Editor's note: This film is no longer available to view online.

"The regime was bombing us on a daily basis ... The hardest decision was to leave Aleppo, but I could see that my family needed me," recalls Guevara Nabi the weeks before fleeing war-torn Syria.

Like thousands of Syrians, the Nabi family left everything they knew behind and set off on an over 3,000km journey in search of safety and asylum in Europe.

In Turkey, "we found a smuggler who got us a boat and we took off [to Greece]," says Guevara.

At the border between Greece and Macedonia, the family found themselves stuck. In March 2016, some European countries had announced border restrictions to stem the flow of refugees seeking asylum. The Balkan route was in effect closed and thousands of refugees, including the Nabi family, were left at the border.

The days brought hot weather, heavy rain, and the threat of disease in the refugee camp, and protests against the closed border turned violent.

"The situation is hard. We've escaped war. We came here and the border closed in our faces. If we stay here in this misery, my family will go crazy," Guevara says.

Under his guidance, the family decided to strike out on their own - using his phone's GPS and the guidance of his brothers in Berlin to smuggle his 15 relatives and friends through the Macedonian countryside and across eastern Europe in the hopes of reuniting with their relatives in Germany.

Sky and Ground follows every high, low, risk and success that these refugees endure in the hope of a better life.

The Nabi family decided to smuggle themselves through eastern Europe on their way to Germany [Screengrab/Al Jazeera]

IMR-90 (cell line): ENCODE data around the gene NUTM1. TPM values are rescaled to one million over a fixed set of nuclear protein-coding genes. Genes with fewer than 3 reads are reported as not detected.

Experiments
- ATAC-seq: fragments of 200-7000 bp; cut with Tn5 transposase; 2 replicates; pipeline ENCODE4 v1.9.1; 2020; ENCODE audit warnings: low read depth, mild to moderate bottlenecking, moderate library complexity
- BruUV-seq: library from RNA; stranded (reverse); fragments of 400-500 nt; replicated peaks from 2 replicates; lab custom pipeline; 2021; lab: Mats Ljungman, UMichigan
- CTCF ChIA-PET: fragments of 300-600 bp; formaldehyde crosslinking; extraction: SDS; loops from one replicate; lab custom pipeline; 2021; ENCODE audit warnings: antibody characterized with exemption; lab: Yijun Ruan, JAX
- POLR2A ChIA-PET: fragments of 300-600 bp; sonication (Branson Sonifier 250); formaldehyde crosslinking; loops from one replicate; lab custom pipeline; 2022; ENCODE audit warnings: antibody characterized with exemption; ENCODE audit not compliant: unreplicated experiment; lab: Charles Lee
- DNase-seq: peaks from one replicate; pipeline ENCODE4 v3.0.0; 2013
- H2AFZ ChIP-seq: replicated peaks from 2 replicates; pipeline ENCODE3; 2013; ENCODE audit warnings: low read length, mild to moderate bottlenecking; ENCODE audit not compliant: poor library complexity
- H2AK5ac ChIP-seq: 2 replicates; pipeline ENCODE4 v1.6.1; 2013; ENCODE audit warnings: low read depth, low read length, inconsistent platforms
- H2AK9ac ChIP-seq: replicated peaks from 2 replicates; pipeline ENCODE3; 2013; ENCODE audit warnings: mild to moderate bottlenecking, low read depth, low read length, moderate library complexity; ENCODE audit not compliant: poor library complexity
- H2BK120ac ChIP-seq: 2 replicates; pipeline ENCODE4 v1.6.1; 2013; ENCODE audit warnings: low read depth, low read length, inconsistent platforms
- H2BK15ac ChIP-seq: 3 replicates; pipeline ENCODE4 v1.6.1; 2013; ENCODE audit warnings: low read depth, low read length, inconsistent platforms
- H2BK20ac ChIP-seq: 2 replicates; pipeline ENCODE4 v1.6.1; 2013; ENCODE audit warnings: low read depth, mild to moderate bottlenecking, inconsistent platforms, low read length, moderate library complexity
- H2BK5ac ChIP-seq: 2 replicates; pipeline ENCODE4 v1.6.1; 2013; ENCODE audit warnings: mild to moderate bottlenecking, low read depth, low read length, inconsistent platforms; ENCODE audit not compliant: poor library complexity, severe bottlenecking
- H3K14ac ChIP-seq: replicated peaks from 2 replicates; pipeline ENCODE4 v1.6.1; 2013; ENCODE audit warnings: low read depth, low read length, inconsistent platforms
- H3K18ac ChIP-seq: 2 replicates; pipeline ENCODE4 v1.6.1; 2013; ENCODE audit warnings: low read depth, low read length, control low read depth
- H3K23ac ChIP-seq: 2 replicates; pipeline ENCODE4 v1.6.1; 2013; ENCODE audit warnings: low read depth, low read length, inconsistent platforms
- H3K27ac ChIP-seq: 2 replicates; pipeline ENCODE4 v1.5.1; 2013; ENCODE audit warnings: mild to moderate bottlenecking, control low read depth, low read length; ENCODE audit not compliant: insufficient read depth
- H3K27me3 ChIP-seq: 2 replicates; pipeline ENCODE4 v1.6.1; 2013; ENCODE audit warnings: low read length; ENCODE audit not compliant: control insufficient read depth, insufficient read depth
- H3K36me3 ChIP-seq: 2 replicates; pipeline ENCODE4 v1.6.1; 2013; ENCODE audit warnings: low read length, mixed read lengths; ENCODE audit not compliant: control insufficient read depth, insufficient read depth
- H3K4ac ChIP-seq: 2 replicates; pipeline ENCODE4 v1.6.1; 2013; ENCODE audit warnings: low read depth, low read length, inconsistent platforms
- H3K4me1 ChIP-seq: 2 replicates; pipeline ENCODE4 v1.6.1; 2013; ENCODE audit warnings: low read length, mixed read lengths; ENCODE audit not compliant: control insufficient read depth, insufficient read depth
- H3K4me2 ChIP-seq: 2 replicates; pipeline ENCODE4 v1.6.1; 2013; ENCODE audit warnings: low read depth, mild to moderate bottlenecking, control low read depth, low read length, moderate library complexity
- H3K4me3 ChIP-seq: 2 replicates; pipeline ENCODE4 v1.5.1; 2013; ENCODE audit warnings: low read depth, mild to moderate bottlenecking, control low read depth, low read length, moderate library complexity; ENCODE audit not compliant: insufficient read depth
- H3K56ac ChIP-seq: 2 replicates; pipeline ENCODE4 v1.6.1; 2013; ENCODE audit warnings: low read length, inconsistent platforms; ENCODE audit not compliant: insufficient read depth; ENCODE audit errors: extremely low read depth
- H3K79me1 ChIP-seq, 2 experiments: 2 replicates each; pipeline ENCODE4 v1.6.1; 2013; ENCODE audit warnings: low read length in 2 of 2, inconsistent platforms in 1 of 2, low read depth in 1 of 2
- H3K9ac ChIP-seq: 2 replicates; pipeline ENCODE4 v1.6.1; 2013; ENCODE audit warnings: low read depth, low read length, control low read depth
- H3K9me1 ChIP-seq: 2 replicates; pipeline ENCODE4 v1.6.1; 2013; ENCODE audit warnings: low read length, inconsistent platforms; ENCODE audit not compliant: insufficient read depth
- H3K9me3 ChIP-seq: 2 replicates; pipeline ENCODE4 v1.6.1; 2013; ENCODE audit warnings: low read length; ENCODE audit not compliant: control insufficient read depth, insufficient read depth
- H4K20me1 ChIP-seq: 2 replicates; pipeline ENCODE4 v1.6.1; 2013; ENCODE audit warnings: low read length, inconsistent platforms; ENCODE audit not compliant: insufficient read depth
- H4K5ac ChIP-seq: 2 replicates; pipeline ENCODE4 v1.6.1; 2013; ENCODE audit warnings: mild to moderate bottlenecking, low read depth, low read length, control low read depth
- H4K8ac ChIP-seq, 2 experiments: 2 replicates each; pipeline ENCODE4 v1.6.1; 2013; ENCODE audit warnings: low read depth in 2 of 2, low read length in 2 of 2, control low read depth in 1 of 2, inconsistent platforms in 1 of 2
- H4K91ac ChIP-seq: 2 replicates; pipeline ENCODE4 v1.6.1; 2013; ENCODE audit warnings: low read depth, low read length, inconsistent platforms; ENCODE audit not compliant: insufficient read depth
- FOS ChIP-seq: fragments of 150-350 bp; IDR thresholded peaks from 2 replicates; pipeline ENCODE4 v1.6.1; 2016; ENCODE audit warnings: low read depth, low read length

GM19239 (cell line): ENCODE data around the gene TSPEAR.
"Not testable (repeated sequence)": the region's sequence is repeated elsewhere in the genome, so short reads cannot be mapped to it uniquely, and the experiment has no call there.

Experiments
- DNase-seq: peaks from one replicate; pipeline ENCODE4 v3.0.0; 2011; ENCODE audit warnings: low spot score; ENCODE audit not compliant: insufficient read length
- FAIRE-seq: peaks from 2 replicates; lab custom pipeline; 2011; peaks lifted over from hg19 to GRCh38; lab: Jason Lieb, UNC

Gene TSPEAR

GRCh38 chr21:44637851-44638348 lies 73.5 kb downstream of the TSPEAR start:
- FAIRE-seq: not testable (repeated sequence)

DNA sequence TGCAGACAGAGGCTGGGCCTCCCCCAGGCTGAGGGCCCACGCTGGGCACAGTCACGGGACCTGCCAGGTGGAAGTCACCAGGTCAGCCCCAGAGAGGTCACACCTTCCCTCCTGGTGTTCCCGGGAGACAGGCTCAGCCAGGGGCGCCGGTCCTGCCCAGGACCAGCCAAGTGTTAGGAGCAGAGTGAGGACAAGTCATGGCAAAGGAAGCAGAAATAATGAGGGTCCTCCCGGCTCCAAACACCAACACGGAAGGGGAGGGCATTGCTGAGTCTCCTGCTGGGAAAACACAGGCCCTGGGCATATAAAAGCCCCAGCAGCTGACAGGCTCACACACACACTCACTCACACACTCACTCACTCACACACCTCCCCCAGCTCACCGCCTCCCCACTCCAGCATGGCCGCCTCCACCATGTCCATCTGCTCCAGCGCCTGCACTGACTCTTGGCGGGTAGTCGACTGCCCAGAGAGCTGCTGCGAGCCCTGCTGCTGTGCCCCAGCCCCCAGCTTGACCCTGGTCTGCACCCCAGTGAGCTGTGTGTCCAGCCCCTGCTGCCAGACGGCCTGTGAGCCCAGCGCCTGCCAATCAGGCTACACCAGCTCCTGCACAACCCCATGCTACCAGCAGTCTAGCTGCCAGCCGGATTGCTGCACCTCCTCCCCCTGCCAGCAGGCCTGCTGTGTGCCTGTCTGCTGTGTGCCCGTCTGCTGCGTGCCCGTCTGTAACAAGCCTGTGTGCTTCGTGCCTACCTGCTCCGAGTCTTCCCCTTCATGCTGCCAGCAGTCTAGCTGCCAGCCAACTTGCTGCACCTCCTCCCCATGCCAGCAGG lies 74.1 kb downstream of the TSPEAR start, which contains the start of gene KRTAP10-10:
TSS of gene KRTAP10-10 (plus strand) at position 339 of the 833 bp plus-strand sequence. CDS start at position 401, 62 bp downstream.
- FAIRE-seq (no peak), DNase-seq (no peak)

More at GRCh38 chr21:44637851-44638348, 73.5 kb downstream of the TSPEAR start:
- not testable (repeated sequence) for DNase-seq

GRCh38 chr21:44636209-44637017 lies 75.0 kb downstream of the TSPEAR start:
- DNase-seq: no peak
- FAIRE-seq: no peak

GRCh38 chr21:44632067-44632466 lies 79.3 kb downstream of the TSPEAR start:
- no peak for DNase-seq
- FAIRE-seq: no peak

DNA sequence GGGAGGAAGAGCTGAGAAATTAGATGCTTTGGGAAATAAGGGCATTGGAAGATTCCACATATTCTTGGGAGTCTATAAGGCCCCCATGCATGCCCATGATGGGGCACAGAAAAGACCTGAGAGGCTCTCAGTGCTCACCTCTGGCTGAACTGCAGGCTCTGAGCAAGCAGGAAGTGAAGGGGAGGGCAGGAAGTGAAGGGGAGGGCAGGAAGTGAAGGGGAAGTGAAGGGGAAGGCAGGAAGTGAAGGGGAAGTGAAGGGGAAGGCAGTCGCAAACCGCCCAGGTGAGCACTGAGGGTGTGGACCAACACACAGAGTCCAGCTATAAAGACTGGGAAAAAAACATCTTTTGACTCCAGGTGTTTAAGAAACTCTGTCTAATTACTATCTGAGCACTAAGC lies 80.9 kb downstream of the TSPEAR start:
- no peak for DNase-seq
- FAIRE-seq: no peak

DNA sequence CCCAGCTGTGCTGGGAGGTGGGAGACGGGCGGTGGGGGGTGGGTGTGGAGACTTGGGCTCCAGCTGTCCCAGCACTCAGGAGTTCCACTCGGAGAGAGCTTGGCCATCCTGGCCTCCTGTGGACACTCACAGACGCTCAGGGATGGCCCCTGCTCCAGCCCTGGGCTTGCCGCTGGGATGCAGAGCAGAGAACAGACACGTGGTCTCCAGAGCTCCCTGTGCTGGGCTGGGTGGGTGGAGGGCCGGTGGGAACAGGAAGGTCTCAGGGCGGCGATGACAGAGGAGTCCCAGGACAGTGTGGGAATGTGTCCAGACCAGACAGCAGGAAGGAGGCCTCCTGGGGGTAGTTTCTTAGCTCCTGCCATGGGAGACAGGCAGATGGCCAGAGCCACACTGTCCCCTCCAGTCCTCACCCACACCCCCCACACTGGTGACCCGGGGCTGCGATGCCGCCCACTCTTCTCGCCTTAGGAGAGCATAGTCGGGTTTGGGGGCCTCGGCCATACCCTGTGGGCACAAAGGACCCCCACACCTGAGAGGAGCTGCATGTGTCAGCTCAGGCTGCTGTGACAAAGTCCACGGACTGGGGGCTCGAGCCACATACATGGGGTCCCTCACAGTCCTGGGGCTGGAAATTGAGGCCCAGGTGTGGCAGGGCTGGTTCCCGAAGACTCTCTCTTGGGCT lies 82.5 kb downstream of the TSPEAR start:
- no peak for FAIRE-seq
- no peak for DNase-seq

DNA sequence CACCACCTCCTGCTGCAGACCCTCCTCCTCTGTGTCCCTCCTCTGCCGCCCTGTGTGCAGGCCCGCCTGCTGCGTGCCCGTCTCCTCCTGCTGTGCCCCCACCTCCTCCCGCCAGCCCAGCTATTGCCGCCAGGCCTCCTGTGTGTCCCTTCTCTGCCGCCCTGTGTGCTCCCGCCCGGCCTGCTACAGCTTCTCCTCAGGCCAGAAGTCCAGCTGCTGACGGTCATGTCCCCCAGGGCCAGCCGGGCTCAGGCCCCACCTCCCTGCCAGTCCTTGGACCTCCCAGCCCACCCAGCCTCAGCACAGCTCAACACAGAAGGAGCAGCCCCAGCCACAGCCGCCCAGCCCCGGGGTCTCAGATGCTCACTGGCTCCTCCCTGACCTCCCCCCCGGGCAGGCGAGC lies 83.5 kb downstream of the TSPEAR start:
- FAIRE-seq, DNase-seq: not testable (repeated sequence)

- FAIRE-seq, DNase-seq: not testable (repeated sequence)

By Talya Tibbon

I first met Guevara and his family not long after I arrived in Idomeni, a makeshift refugee camp, on the Greek-Macedonian border.

By then, some members of the family had been on the road for more than four years, fleeing the war in Syria.

They had spent the last three months of that period stuck in Idomeni together with another 10,000 people - restless and anxious after the borders along the Balkan route had been shut.

But the family were done and determined to not spend another day there. Bags were packed, phones were charged and as long goodbyes stretched into the afternoon, I negotiated how we may able to tag along.

With a few exceptions (young people excited by the adventure), everyone I encountered along the way in the months of filming hated being a refugee. They hated the label, which they felt left them powerless and unable to control their lives. They hated being at the mercy of a border soldier, a Red Cross volunteer or complicated agreements between world leaders.

More than anything, they hated living between the world they left behind and the one they were hoping to reach suspended in the unknown.

Guevara lead his family using his phone's GPS and the guidance of his brothers in Berlin [Screengrab/Al Jazeera]

Back in Aleppo, Guevara was a student-activist who dreamed of becoming a professor of Arabic literature. His nieces and nephew wanted to study law, film and music. Shireen, his sister loved working in a hair salon while her husband, Souleiman, made a decent living from construction jobs. Jalila, Guevara's mother, loved having her eight children and all of her grandchildren close.